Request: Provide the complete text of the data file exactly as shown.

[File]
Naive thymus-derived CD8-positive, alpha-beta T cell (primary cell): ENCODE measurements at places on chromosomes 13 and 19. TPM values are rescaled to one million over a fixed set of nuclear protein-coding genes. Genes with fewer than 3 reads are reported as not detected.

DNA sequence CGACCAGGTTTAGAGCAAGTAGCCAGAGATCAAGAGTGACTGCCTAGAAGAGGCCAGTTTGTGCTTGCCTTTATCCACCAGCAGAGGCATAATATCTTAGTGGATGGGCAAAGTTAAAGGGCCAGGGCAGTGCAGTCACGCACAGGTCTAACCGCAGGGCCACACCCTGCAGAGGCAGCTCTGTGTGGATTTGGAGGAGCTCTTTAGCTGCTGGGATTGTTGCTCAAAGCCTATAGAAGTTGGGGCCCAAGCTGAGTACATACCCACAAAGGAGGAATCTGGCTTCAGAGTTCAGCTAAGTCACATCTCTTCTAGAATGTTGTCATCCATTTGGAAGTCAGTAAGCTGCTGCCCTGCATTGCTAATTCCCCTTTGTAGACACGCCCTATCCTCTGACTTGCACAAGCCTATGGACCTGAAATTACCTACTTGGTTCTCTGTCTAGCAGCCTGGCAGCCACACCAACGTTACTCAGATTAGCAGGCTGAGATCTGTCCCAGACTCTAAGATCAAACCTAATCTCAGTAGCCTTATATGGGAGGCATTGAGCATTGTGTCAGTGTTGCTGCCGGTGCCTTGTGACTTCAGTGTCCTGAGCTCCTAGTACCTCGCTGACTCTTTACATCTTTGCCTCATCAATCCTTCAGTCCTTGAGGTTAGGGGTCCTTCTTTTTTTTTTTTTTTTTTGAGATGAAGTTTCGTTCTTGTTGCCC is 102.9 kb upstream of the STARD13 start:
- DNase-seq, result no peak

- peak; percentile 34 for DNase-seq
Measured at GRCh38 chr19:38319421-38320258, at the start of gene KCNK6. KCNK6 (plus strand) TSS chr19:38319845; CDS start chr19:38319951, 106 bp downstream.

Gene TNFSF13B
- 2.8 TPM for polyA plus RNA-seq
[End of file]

Naive thymus-derived CD8-positive, alpha-beta T cell (primary cell): ENCODE measurements at places on chromosomes 13 and 19. TPM values are rescaled to one million over a fixed set of nuclear protein-coding genes. Genes with fewer than 3 reads are reported as not detected.

DNA sequence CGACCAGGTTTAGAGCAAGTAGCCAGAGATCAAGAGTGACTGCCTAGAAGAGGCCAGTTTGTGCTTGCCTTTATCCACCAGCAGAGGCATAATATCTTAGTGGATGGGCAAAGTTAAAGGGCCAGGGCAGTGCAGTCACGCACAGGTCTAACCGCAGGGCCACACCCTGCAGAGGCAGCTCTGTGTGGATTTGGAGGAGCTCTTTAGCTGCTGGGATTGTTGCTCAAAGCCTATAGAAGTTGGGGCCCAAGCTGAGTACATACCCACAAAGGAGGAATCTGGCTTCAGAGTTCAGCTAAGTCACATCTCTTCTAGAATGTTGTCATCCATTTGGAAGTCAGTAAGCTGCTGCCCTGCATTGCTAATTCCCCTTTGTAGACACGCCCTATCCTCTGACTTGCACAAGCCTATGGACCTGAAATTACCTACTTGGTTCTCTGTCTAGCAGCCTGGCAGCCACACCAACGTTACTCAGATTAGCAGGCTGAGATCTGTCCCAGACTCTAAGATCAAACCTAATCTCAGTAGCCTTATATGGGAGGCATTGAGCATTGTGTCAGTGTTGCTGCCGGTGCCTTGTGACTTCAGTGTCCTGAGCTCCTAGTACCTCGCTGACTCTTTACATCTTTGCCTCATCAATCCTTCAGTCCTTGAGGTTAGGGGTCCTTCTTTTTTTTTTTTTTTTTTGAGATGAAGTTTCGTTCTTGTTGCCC is 102.9 kb upstream of the STARD13 start:
- DNase-seq, result no peak

- peak; percentile 34 for DNase-seq
Measured at GRCh38 chr19:38319421-38320258, at the start of gene KCNK6. KCNK6 (plus strand) TSS chr19:38319845; CDS start chr19:38319951, 106 bp downstream.

Gene TNFSF13B
- 2.8 TPM for polyA plus RNA-seq